In my introductory post (now the page named “Postmodern Quakerism?”), I spoke of two types or aspects of metanarrative, which I’ll call cultural metanarratives (“a global or totalizing cultural narrative schema which orders and explains knowledge and experience” — John Stephens) and self-metanarratives (“the normally-invisible, intuitive internal structure or orientation that shapes our thinking, feeling, and being in the world”). I now want to add a third: the religious. Religions provide their own metanarratives, grand stories that shape and are shaped by both the cultural and self-metanarratives which define the worldviews and identities of their adherents. With the early Buddhist tradition being the notable exception, those grand religious stories are metaphysical metanarratives: the worldview they present is legitimized by the metaphysical or supernatural myth it inhabits. Such religious metanarratives can provide legitimation for the cultural metanarrative, the two becoming ever more thoroughly interwoven and interdependent, evolving together in a sometimes tense but overall complementary relationship.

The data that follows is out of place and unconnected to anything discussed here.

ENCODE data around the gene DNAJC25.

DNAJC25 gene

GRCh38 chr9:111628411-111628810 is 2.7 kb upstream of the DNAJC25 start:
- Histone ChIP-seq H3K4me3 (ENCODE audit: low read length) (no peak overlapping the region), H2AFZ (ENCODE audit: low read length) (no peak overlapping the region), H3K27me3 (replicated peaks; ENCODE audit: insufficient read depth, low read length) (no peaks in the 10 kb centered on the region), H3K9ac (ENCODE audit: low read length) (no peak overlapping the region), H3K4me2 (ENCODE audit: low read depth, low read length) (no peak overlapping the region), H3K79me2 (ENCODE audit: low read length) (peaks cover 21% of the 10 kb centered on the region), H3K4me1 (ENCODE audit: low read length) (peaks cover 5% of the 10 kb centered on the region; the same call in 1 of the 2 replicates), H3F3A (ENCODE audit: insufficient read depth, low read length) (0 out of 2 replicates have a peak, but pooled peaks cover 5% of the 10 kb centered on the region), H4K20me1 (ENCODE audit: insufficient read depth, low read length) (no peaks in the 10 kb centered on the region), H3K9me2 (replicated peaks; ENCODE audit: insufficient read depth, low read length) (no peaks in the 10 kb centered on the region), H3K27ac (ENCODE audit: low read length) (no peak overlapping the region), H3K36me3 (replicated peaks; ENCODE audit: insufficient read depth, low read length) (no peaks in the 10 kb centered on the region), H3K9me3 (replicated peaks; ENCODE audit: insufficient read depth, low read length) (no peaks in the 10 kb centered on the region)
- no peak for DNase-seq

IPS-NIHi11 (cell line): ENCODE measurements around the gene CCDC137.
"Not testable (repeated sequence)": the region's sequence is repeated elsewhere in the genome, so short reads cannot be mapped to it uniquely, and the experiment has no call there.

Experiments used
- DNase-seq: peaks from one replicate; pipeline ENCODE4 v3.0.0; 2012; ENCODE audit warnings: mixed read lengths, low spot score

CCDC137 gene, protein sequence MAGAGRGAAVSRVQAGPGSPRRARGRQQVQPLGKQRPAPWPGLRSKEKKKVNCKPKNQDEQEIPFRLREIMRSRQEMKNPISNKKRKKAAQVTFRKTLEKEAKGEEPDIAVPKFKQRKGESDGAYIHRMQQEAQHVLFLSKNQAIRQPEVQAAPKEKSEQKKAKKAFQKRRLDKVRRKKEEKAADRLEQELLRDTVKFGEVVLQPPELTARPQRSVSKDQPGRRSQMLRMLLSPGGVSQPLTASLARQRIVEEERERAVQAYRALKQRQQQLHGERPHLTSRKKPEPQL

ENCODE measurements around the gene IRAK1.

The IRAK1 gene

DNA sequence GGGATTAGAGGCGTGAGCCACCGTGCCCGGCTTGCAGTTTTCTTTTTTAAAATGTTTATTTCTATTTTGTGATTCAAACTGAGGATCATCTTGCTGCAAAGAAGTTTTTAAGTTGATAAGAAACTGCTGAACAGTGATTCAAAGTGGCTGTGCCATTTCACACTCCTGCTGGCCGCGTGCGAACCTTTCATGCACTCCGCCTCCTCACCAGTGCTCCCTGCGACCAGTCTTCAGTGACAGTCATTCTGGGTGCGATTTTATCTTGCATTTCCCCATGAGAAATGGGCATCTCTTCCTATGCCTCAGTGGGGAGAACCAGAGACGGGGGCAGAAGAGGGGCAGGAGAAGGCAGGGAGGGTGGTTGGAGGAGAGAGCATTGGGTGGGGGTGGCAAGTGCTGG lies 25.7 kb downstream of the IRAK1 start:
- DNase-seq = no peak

Some forms of religion, however, propagate a metanarrative that functions to critique and subvert the normal cultural story and the self-metanarrative it fosters and relies upon. In that context, Zen Buddhism and Quakerism come to mind. I’ll think in print about those two in the next post.